Members of the Metropolitan Development Commission were outraged late last year to learn that the Indy Land Bank had allowed numerous investors to circumvent a public bidding process for real estate by working through a not-for-profit entity.
Yet they continued to approve Indy Land Bank’s transactions with not-for-profits, including two whose officers were charged May 21 in an alleged kickback and bribery scheme involving two city employees. As recently as May 15, the nine-member commission OK’d two sales to the Indiana Minority AIDS Coalition and six to New Day Residential Development Inc.
Federal prosecutors have accused officers of both organizations—David Johnson, executive director of the AIDS Coalition, and Randall Shepard of New Day—of participating in the scheme. It is alleged to have benefitted two city employees: land bank director Reginald T. Walton and John Hawkins, an administrator in the Department of Metropolitan Development.
MDC President Ed Mahern said Walton and Metropolitan Development Director Adam Thies previously assured the commission that not-for-profits were being thoroughly vetted. Commissioners questioned Thies and Walton after a November IBJ article revealed that a charity called Homeless and Re-Entry Helpers had served as a straw buyer for dozens of real estate investors.
"This was a situation I thought had been addressed enough,” said Mahern, a Democrat.
MDC member Dorothy Jones, a mayoral appointee to the commission, said that after Homeless and Re-Entry Helpers’ dealings were revealed, she questioned any transaction that wasn’t with a well-known community development corporation.
Walton even made a presentation on New Day and other not-for-profits working with the land bank at an MDC pre-meeting session on Nov. 7. The presentation listed 501(c)3 status, incorporation dates, mission and slides of past rehab work.
“The principal from New Day Residential Development was there at the meeting and introduced to us,” Jones said. “I really don’t like it when people deceive me.”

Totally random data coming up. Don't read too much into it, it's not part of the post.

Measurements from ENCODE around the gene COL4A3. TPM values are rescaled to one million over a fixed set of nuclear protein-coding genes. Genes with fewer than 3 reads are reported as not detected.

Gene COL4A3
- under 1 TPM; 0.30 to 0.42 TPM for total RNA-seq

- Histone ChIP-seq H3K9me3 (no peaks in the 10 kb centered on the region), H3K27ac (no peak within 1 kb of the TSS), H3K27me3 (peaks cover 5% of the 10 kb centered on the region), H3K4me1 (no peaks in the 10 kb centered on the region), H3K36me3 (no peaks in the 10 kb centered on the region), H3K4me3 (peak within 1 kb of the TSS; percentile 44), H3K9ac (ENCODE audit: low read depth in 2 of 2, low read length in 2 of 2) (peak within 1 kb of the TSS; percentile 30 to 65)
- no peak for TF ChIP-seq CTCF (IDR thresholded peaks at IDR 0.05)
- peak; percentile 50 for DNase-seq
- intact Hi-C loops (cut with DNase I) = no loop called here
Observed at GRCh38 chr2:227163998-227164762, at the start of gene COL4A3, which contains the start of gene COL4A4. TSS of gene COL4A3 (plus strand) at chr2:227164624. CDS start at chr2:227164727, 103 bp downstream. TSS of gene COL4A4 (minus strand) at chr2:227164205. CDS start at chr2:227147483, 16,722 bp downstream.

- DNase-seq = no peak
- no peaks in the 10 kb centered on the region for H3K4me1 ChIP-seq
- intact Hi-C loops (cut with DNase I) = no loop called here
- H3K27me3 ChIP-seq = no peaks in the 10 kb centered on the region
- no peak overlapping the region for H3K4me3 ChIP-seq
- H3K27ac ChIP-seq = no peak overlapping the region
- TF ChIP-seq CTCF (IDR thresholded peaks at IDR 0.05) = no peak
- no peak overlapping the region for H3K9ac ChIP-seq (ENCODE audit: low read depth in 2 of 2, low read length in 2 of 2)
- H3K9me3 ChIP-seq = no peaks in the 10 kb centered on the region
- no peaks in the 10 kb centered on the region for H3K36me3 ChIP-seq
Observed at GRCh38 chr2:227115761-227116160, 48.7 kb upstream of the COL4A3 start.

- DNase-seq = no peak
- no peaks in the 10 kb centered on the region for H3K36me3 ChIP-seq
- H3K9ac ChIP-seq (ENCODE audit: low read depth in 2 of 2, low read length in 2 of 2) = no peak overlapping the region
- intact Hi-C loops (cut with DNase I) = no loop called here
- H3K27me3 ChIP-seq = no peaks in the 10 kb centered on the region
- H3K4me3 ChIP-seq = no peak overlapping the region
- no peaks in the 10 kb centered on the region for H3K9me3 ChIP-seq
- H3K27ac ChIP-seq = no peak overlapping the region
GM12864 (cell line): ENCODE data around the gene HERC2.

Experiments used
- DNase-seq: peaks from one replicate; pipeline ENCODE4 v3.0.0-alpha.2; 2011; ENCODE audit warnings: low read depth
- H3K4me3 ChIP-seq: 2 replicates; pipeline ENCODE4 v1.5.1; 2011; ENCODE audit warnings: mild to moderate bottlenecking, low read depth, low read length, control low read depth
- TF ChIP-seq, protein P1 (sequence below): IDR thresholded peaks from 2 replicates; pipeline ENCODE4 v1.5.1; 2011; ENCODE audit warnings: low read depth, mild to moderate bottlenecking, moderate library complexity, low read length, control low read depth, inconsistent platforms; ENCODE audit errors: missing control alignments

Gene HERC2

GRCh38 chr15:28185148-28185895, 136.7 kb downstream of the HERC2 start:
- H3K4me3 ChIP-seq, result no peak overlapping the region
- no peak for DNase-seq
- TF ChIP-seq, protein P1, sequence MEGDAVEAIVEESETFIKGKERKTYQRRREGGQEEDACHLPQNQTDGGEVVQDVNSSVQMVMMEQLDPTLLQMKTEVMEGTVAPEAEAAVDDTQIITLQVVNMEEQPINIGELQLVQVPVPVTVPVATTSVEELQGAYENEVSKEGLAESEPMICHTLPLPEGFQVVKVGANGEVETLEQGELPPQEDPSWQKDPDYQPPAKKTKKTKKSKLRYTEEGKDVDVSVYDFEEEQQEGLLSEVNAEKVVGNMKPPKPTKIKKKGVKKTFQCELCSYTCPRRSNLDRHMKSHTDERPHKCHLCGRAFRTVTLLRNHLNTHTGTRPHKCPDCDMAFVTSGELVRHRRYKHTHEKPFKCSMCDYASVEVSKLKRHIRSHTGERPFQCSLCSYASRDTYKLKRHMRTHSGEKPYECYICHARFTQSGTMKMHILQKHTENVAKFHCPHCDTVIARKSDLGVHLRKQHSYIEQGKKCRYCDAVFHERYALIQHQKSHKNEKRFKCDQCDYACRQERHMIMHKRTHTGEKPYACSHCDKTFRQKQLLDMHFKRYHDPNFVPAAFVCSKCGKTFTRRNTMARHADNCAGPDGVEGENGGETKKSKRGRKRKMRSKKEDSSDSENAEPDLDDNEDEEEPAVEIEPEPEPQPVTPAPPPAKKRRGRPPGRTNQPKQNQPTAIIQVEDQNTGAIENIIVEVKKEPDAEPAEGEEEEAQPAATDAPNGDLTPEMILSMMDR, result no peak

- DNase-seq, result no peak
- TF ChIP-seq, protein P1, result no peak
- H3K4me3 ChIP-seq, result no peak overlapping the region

Commissioner Bruce Schumacher said the message to city staff last fall was that the land bank shouldn’t be facilitating back-door transactions with investors. According to the land bank’s rules, real estate investors and the general public are to go through a bidding process and at least meet a minimum appraised value.
“If there’s going to be a profit made on the city’s properties, I’d like to see the city profit,” said Schumacher, another mayoral appointee.
Republican Mayor Greg Ballard had a different reaction. In an interview late last year, he angrily denied that he had any tie to Homeless and Re-Entry Helpers, which acquired 154 properties from the land bank in late 2011. (The group's founder had served on mayoral advisory groups on veterans and ex-offenders.) Ballard said he didn’t see anything wrong with the deal. In the end, he said, “Properties seem to be back on the tax rolls.”
Thies ordered an end to bulk transactions with not-for-profits, which under land bank rules were to receive no more than three properties in a six-month period.
Thies said in an e-mail that he didn't know Walton was coordinating the sales to other charities for his own benefit. Thies said he's been working on a new policy with the private, not-for-profit Land Bank of Indianapolis.
The MDC let more than a dozen properties go to the AIDS coalition in one January transaction, members said, because Walton relayed that Johnson was helping him place the houses in the hands of people who’d been duped by fraudster Shela Amos.
Amos was sentenced on May 9 to 34 years in jail for a scheme in which she used official-looking documents to persuade mostly Hispanic residents to pay her for vacant houses she didn’t own.
“Because of that whole scam, our understanding was the city was doing everything it could to help them,” MDC member Lena Hackett said. Walton was the city’s “go-to guy” on that front, she said.
The AIDS coalition sold 12 of the 13 properties it received in January to people who told the Marion County Prosecutor’s office they thought they’d been duped by Amos. The AIDS coalition did not mark up its prices, according to state sales disclosures.
Johnson’s group sold one property, 334 S. Emerson Ave., to an individual who had nothing to do with the Amos case for $10,000.
Marion County Prosecutor Terry Curry’s office interviewed 37 people who came forward after Amos was charged last August. Many were still living in the houses and had made improvements, Curry said. No additional charges were filed, but deputies researched the properties involved and found that six belonged to the city of Indianapolis.
“We reached out to the city to see if there was some way [the victims] could remain in the properties,” Curry said.
Three of the six properties still belong to city, land records show. The land bank sold three others to the AIDS coalition, which held onto one and sold two others.
The AIDS coalition sold one of the houses, 814 Lincoln St., to a woman who was not involved in the Amos case for $1,156, the same price the charity had paid, a sales disclosure shows.
The other property that passed through the AIDS coalition, 3516 Salem St., was resold twice on the same day, March 6, to people not involved in the Amos case. The first transaction was for $8,000, and the second was for $38,000, sales disclosures show.
Federal prosecutors allege that Johnson accepted money from Walton and his partner, Aaron Reed, for allowing the AIDS coalition to serve as a vehicle for deals. Sargent, meanwhile, shared the proceeds of New Day’s profit with Walton, according to the indictment.
Attorneys for Johnson and Sargent declined to comment. Lawyers representing Walton, Hawkins and Reed didn’t return phone calls.